CHUsday Tips to Take You Back to the Kitchen

|

This week while leafing through old magazines, I found a tip I can’t believe I’ve never tried.  It’s so obvious and simple.  Chop onions, peppers, celery, or carrots and freeze on a cookie sheet, then pop the frozen veggies into plastic bags.  When an ingredient is needed for a recipe, break off a chunk.

Well, of course.  Celery regularly wilts in my fridge.  Why haven’t I done this before?   I freeze peppers when I harvest too many, why not the extras from the grocery store?  I’ve taken this to heart and plan to fill my freezer.

Reading that tip reminded me of a trick I began when my children were young.  In a large plastic freezer container I freeze vegetable scraps I don’t plan to use, celery leaves, asparagus and mushroom stalks, along with cooked veggies we didn’t eat or the water I cooked them in.  Once my container is full I plop the contents into my Dutch oven, add water to the top and simmer.  When everything is nicely stewed,  I strain and freeze the broth in small containers or ice cube trays.  Finally I pop the frozen broth into plastic bags and use it in soup or other recipes.  Vegetable broth is expensive at the grocery store, and no matter what vegetables I use, this free version tastes better. 

Oh, and I compost whatever’s left of those veggies at the end.  Can we say earth friendly?

Along the same lines?  If I buy a rotisserie chicken, I use the bones to make broth, strain and freeze it.  It’s surprisingly good since the chicken is usually seasoned and the  flavor clings to the bones.

Need more hints?  I found this wonderful page of tips on the Internet at Nigella.com.  With just a quick glance I learned a better way to handle a fresh bag of lemons or limes, and a great counterintuitive tip on removing the smell of garlic or onions from my hands after slicing.  I bet you’ll find something to help you in the kitchen, too.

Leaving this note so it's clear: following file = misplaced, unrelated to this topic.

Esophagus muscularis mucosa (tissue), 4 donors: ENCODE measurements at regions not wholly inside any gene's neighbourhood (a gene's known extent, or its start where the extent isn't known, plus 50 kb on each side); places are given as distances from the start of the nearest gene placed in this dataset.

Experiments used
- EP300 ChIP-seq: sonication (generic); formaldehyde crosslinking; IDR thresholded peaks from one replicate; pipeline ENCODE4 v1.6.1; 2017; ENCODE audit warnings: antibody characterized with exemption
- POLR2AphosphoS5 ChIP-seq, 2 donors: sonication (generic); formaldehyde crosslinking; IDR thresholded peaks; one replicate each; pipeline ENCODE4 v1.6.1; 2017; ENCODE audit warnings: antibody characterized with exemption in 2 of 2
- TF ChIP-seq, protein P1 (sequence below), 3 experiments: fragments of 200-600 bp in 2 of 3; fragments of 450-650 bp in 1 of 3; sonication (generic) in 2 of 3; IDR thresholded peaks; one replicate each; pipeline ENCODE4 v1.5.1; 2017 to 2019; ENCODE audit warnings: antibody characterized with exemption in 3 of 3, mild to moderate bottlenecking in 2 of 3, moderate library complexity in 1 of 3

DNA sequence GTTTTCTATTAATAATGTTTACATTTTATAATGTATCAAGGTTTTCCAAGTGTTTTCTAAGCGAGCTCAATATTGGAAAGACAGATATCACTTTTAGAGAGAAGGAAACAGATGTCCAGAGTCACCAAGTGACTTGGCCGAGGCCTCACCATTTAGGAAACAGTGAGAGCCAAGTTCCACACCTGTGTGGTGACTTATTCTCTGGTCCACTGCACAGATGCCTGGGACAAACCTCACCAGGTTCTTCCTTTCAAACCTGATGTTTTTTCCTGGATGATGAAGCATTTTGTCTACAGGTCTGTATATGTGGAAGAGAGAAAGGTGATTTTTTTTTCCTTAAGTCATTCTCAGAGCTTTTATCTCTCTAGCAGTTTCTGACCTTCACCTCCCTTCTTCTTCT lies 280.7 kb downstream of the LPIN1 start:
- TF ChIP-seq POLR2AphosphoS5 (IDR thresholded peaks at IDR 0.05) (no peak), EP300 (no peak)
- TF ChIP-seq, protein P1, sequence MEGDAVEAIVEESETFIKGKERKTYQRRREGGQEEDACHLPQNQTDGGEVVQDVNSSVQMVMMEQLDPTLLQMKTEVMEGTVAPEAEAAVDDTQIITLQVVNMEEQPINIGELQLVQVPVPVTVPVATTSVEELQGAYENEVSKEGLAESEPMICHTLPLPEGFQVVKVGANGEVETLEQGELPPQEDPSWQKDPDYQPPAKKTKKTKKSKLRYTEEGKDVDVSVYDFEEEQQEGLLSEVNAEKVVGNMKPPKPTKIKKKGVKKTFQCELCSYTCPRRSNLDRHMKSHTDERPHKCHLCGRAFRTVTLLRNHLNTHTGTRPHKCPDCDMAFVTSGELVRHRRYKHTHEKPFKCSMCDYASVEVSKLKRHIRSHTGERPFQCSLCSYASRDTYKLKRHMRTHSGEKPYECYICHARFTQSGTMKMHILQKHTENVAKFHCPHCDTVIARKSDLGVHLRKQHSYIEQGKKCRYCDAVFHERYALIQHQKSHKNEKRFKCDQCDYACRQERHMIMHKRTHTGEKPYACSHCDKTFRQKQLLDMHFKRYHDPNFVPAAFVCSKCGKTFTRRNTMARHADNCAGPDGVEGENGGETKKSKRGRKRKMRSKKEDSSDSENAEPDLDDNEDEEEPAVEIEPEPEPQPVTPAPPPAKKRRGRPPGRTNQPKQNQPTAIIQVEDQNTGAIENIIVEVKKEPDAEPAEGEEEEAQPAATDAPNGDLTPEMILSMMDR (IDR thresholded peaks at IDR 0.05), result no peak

We started CHU with such enthusiasm, and many of you dug out the sadly orphaned cookbooks on your shelves to try a new recipe.  I’ve succeeded in using four previously untried cookbooks, with more to go.  But as we’ve continued, submissions have been fewer.  This means, of course, that November will be a GREAT month to enter the giveaway, because you have an even better chance of winning the Piggy Wiggy Little Whisk and an autographed novel. 

Remember, too, that even if you don’t win in November, every time you enter you’re in the running for the prize at the end of the year.  Thanksgiving’s on the way.  Why not pull out an old cookbook and try something different for the family feast, or something better to do with your leftovers?  Just tell us about the cookbook, the recipe and your thoughts about both. 

This week I asked my Facebook fans and Twitter followers to tell me their kitchen tips, and I’m already trying one of them.  So next week, their contributions.  In the meantime, please feel free to tell us your tips by commenting here. 

And don’t forget.  Exhume that cookbook and START YOUR OVENS.

4 Responses to “CHUsday Tips to Take You Back to the Kitchen”

  1. Betty Kizer says:

    If you buy lemons and limes on sale or at the warehouse stores and can’t use all of them before they expire try this tip. Wash and slice them then place the slices on a cookie sheet on plastic wrap in the freezer. When they are frozen pop the slices into a freezer bag and they are perfect for ice tea or other drinks.

  2. I can’t wait to try this.

  3. Liz says:

    One year, my mom dog sat while my husband and I were away. We had left her a well planted vegetable garden, from which she gleaned all of the tomatoes, quartering and freezing them. Perfect for soups.

  4. What a joy to come back to.

Leave a Reply

Anti-Spam Quiz: